HONOLULU (KHON2) — Restaurants continue to struggle and the number of those gone for good continues to rise.

Hawaii has lost 70 restaurants statewide since the pandemic started, according to Hawaii’s Restaurant Association (HRA).

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Likelike Drive Inn, Monterey Bay Canners and Alan Wong’s are just a few that have shut down for good. More are continuing to close, according to HRA executive director Sheryl Matsuoka.

“We just had word that Bubba Gump in Lahaina sent a message out to their employees, they permanently closed as of Easter,” Matsuoka said. “We’re still seeing the ramifications of the impact from the pandemic even though we’ve been in it for a year now.”

Char Hung Sut in Chinatown has been shuddered since 2020 and there is no word if they will be reopening.

Others — like Lucky Strike in Ala Moana — weathered the storm. Lucky Strike reopened Thursday, April 8, 2021, after being closed since March 15, 2020.

“We wanted to wait,” Lucky Strike bar manager Chelsea Morimoto said. “It’s been over a year for us. We wanted to make sure that all of us working as well as guest coming in would feel comfortable.”

Morimoto said, they have not been able to bring back their full staff yet and have a limited schedule.

“We had to downsize a little,” she explained. “We’re actually only going to be open Thursday, Friday, Saturday and Sunday, for now. We just kind of want to see how things go.”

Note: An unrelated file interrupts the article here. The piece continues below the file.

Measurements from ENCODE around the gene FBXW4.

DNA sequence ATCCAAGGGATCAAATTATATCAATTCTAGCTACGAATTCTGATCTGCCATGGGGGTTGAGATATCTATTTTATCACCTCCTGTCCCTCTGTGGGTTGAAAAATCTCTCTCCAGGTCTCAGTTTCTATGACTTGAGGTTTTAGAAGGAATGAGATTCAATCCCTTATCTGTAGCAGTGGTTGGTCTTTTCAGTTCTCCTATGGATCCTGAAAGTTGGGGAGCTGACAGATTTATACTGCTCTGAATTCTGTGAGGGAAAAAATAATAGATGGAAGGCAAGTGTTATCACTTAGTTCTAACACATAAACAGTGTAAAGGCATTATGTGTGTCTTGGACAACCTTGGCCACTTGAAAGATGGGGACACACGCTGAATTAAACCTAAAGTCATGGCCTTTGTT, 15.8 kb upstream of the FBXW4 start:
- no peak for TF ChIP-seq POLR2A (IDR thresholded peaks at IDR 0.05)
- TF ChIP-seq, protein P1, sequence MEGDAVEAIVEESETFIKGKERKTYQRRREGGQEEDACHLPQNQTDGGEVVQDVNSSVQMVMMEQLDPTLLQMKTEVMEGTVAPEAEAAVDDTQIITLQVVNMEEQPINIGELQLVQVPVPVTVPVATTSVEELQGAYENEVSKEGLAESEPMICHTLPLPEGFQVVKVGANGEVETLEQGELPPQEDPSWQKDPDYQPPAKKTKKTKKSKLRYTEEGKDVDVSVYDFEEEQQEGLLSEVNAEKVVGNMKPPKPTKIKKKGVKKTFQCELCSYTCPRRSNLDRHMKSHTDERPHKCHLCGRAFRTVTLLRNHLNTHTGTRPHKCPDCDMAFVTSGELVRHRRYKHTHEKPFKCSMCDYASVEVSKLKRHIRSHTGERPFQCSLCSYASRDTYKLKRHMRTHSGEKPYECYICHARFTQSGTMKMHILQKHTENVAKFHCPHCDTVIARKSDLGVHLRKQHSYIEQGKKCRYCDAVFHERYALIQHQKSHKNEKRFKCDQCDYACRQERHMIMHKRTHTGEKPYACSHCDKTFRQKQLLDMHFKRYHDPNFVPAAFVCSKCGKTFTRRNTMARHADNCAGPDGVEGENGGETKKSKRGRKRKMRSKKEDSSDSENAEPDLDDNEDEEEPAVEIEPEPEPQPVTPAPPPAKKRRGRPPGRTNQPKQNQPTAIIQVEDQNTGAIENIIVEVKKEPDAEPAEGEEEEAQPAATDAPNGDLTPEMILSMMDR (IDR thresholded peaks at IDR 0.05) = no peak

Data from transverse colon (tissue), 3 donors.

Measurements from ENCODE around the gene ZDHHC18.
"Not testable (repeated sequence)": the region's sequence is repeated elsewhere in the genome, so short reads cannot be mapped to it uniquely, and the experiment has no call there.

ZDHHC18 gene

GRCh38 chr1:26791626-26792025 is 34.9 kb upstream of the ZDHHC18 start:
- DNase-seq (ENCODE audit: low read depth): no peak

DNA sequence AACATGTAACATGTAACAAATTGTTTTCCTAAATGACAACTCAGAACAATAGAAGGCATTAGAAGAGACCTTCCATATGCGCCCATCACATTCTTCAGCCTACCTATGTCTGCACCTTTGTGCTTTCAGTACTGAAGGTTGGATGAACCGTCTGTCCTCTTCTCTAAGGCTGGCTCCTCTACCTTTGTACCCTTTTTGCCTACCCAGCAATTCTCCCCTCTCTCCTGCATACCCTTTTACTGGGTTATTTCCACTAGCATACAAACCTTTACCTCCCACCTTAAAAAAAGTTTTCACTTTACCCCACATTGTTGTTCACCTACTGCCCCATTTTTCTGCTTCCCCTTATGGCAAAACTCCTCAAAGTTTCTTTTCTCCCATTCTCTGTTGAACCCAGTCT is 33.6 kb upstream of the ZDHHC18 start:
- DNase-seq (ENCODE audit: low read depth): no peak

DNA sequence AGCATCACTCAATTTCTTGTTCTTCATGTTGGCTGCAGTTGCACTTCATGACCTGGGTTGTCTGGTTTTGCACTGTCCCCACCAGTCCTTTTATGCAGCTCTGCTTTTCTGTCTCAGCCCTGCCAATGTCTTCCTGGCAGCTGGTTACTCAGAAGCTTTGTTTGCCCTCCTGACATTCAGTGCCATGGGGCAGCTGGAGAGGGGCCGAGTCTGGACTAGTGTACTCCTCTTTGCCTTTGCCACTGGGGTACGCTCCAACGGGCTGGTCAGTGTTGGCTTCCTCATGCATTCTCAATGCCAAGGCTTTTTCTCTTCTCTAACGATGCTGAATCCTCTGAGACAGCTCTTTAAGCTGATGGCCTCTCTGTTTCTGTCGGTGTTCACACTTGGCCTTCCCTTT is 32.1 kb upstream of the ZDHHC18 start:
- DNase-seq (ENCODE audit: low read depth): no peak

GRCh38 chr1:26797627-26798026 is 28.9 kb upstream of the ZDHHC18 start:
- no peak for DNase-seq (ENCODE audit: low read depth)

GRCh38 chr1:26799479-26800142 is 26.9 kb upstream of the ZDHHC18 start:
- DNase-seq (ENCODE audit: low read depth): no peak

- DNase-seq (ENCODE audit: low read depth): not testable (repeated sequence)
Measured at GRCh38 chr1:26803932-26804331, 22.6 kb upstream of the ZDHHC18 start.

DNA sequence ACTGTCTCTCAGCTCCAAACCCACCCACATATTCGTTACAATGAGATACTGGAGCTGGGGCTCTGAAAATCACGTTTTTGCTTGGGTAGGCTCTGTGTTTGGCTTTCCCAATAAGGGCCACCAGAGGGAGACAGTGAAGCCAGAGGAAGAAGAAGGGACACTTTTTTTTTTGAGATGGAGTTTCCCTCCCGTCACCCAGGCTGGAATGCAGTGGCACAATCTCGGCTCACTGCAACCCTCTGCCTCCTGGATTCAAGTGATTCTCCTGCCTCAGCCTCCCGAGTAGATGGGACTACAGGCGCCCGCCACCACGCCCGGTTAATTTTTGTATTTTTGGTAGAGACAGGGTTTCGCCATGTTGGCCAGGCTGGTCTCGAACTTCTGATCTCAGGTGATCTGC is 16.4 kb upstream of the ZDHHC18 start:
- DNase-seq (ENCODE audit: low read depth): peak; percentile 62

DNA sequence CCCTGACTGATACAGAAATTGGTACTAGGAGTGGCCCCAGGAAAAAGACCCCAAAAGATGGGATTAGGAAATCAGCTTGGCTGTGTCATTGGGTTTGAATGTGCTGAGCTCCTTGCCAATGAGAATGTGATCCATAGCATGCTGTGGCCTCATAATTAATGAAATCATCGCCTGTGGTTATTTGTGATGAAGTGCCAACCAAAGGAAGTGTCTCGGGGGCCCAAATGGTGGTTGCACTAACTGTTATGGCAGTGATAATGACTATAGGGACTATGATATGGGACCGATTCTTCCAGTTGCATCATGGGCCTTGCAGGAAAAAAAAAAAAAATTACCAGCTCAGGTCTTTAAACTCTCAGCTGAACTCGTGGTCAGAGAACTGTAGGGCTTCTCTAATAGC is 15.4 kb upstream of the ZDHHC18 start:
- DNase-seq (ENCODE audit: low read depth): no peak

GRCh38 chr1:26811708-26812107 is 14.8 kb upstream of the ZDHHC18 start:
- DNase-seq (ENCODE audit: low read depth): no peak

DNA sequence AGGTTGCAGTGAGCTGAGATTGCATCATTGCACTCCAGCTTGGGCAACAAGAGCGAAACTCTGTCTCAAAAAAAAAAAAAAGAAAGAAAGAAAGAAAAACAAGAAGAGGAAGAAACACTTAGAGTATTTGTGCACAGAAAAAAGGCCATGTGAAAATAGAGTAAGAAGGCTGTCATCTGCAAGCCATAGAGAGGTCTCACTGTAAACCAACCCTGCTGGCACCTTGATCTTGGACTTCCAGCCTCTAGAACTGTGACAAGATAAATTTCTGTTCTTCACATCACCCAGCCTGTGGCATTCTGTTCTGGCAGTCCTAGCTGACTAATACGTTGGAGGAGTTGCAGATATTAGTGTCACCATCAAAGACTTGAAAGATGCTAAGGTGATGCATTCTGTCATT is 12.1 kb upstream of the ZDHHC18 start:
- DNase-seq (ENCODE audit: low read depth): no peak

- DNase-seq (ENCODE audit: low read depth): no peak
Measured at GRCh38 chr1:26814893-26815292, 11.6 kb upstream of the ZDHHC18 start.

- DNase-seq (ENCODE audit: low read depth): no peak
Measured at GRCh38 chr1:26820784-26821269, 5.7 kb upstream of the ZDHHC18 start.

They hope to resume normal business hours soon.

Following protocols and distancing requirements while necessary has made it harder for restaurants that are already struggling, even under loosened Tier 3 guidelines.

“Going to 10 people per table. The hours have now gone from 10 o’clock to now midnight. Yes, that has helped some of the restaurants,” Matsuoka said. “But, Jenn, you know, it doesn’t bring back the numbers that we were in 2019.”

According to Matsuoka, it will take time for restaurants to bounce back from the the past year of shut downs and strict restrictions.

“We’re hearing there’s gonna be a slight bump in the summer and then we’ll see it getting a little better,” she explained. “And then their full recovery will probably be a few years.”

Matsuoka said, restaurant owners are hoping the roughly Restaurant Revitalization Fund will help them stay afloat until the economy improves. The $28.6 billion fund is part of President Biden’s $1.9 trillion American Rescue Plan Act and will provide grants to restaurants and other qualified food establishments.